#IRL: Better Budgeting with 5 Habits
*This article was written by Udemy instructor Chris Haroun.
If you’re like many people, you don’t give a second thought to buying your daily coffee. And you find ways to justify picking trendy, brand-name headphones when a less expensive model might serve your needs just as well.
But while we all need and deserve the occasional treat, mindless spending can catch up with us. If you’re just starting out in your career, you might believe you have tons of time to save for retirement, but the hard truth is that you have to start budgeting as early as possible to reach your financial goals for the future.
Making a few small changes today can add up to millions more in savings down the line. Here are some budgeting habits to help you get on a more stable financial footing.
Budgeting Habit #1: Every purchase you make should be thought of in terms of the future value of that purchase. Avoid impulse buys–like in-app purchases while playing your favorite phone game or a $5 cappuccino for your afternoon pickup– by taking time to reflect on the future value of every single purchase you make.
I suggest keeping a journal or using a spreadsheet to track every cent you spend, so you can see for yourself how those “small” treats eat up a big chunk of your earnings. You don’t have to deny yourself everything you want, but when you see your spending patterns in black and white, it can be a serious wake-up call. You’ll need that before you can become truly mindful before you make the next purchase.
Budgeting Habit #2: Contribute the maximum allowed to your 401(k). You can’t be tempted to spend money that’s not available to you, and that’s exactly what happens with your retirement savings account. You’ll incur big penalties by withdrawing funds prematurely, so you’ll be more likely to exercise self-discipline. For 2019, the maximum contribution limit will go up to $19,000, which can grow into millions over the next few decades.
If you don’t have a 401(k), consider opening a separate bank account where you move your savings automatically. Out of sight can mean out of mind, and you won’t be as tempted to dip into an account you don’t look at regularly. You can choose to have some or all of your paychecks direct-deposited there.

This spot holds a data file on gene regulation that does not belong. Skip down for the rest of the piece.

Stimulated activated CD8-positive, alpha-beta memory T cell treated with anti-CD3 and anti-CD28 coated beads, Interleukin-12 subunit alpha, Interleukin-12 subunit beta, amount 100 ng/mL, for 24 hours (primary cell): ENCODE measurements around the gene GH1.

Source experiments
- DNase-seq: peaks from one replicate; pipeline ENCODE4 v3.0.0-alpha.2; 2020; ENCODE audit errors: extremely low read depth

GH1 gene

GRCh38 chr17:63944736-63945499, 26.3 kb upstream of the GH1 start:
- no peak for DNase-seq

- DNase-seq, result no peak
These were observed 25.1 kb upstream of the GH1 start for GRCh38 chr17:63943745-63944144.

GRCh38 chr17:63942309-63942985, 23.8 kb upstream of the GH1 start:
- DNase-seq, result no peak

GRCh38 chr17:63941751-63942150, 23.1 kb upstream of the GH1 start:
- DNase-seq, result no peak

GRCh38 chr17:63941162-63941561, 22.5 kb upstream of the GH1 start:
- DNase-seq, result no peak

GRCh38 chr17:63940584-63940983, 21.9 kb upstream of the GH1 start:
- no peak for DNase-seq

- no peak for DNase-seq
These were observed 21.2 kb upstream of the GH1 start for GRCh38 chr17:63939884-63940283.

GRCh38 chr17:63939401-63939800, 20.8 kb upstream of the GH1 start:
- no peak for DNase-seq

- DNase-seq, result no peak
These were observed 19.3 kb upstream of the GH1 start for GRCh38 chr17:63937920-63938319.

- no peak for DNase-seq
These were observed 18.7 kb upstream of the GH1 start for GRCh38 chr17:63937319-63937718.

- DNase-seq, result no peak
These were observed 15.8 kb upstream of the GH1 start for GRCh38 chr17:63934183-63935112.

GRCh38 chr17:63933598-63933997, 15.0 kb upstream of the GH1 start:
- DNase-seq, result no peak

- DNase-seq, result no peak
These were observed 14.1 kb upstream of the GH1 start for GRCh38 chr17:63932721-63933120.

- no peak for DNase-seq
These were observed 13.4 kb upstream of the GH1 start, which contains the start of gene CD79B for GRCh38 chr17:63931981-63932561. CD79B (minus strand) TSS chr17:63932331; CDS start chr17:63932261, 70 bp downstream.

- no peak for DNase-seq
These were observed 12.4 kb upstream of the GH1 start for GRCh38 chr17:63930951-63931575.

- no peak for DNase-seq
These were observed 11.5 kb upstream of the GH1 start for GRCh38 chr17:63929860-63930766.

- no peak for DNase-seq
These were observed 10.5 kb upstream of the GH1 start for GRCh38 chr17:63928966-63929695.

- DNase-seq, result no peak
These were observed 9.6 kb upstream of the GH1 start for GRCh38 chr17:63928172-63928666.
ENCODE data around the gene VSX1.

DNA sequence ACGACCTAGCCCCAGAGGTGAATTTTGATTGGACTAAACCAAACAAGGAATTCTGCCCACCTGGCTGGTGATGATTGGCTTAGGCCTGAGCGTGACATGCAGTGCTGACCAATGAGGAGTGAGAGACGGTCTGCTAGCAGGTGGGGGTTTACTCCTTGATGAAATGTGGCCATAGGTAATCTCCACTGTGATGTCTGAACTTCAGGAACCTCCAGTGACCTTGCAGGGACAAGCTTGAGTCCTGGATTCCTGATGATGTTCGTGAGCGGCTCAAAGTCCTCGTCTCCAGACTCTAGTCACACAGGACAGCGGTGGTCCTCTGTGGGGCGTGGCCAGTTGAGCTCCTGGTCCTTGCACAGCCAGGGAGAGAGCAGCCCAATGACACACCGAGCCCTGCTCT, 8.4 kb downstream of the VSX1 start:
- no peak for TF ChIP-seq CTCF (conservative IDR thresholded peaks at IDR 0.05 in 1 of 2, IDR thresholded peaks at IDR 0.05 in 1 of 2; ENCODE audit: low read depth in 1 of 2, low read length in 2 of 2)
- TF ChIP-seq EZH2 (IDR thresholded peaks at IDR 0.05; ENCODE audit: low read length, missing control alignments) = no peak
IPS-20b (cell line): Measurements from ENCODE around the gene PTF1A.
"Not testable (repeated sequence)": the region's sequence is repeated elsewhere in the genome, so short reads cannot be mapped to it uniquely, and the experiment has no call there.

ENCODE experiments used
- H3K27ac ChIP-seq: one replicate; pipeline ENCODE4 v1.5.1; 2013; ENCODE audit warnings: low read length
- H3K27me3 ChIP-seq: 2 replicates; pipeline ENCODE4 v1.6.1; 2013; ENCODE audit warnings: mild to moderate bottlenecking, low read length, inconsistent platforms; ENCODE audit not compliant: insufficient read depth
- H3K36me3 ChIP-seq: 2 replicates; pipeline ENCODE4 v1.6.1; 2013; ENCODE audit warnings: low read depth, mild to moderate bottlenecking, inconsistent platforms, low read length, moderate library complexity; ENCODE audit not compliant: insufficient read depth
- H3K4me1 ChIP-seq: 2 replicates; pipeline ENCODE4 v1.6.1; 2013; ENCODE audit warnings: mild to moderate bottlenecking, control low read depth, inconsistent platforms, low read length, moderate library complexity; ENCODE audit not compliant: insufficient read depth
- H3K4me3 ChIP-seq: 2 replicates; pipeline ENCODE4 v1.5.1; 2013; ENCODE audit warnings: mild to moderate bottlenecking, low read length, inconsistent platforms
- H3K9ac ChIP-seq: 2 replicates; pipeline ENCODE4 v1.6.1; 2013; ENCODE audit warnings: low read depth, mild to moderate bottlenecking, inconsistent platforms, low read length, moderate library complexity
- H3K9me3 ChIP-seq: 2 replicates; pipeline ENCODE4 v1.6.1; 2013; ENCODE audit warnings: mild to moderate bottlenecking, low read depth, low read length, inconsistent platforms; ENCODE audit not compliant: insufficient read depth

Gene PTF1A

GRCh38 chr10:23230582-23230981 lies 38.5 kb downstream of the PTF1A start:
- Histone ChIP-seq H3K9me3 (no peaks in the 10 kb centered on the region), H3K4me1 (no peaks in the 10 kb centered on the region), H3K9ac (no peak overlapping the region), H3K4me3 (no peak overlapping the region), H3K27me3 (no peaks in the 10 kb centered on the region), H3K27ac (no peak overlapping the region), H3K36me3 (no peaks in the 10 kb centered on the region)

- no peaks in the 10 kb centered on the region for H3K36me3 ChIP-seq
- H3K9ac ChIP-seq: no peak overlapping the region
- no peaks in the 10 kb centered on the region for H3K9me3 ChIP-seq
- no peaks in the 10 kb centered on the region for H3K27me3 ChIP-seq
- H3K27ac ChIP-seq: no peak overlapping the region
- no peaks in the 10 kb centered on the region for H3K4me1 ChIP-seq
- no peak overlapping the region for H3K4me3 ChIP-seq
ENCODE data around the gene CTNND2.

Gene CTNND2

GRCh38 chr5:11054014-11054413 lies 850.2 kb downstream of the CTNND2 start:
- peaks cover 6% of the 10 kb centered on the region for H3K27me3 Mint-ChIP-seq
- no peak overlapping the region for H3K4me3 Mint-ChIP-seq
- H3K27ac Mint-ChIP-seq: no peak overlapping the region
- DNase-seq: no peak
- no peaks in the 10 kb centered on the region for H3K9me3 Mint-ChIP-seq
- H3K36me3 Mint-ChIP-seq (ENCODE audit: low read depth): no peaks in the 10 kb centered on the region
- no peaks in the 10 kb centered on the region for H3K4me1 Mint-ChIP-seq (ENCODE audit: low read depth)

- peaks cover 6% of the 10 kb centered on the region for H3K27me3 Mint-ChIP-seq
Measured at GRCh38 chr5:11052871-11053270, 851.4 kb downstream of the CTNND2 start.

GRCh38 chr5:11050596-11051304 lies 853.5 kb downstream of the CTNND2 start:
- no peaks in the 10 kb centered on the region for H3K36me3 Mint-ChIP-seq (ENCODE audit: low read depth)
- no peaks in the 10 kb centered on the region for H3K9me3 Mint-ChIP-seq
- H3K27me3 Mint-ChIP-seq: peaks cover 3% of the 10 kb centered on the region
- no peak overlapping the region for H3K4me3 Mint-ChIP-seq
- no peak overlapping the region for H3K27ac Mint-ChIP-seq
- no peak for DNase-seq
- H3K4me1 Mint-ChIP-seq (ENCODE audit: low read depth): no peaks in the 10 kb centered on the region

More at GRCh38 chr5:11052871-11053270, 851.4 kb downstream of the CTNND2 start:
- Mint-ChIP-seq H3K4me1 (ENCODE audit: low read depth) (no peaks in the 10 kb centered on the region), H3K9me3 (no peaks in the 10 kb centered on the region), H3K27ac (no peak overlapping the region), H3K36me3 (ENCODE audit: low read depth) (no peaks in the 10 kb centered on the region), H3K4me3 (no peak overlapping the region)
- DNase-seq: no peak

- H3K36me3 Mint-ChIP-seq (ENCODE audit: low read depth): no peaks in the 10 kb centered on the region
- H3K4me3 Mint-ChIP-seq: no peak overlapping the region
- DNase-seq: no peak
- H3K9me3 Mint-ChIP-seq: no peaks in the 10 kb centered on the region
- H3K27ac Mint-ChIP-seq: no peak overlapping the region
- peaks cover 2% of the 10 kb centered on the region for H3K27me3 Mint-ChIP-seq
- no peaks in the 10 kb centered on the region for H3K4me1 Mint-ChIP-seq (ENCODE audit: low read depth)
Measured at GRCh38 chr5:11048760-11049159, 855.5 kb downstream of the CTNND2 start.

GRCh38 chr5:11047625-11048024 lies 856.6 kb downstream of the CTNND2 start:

Budgeting Habit #3: Don’t take on more housing costs than you can afford. I get it—you want to be in a vibrant city with a thriving economy and fun social scene. But paying beyond your means for rent will prevent you from saving money and could even force you to dip into any existing savings. At the same time, if you’re fortunate enough to find yourself in a position to buy a home rather than rent, you’ll be investing and building equity. Try to shift away from the mindset that is paying rent for the rest of your life… set a deadline for when you want to start paying a mortgage and live within your means in order to meet that deadline.
Budgeting Habit #4: Take advantage of your employee benefits and other savings-hacks. In addition to incentives like 401(k) matching plans, your employer might also offer perks such as gym discounts, commuter benefits, etc. Additionally, there are now tons of websites that provide money-saving hacks on everything from restaurants to travel to home goods – the list goes on.
Budgeting Habit #5: Write down your spending and savings goals. To build upon my earlier advice, don’t just track your actual spending. Think about your personal goals and how saving money can help you reach them. Documenting your goals, along with your spending habits, gives them substance and can help keep you honest before you make that next purchase. I suggest setting up your spending and savings goals as a permanent calendar entry that repeats daily on your mobile device.